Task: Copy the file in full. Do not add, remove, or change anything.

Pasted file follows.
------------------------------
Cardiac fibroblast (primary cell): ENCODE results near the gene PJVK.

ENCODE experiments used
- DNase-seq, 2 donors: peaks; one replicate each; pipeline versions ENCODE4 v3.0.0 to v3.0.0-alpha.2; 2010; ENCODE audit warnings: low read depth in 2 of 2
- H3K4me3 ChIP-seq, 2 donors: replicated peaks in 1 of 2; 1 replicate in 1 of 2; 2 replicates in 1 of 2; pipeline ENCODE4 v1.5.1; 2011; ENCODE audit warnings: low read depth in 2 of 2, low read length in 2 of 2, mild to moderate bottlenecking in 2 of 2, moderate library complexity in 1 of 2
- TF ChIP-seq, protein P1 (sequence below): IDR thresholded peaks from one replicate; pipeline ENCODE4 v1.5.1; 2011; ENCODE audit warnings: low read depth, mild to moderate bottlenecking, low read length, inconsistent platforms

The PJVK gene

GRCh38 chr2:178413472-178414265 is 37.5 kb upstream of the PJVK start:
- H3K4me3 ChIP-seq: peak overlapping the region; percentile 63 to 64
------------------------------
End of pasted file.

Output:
Cardiac fibroblast (primary cell): ENCODE results near the gene PJVK.

ENCODE experiments used
- DNase-seq, 2 donors: peaks; one replicate each; pipeline versions ENCODE4 v3.0.0 to v3.0.0-alpha.2; 2010; ENCODE audit warnings: low read depth in 2 of 2
- H3K4me3 ChIP-seq, 2 donors: replicated peaks in 1 of 2; 1 replicate in 1 of 2; 2 replicates in 1 of 2; pipeline ENCODE4 v1.5.1; 2011; ENCODE audit warnings: low read depth in 2 of 2, low read length in 2 of 2, mild to moderate bottlenecking in 2 of 2, moderate library complexity in 1 of 2
- TF ChIP-seq, protein P1 (sequence below): IDR thresholded peaks from one replicate; pipeline ENCODE4 v1.5.1; 2011; ENCODE audit warnings: low read depth, mild to moderate bottlenecking, low read length, inconsistent platforms

The PJVK gene

GRCh38 chr2:178413472-178414265 is 37.5 kb upstream of the PJVK start:
- H3K4me3 ChIP-seq: peak overlapping the region; percentile 63 to 64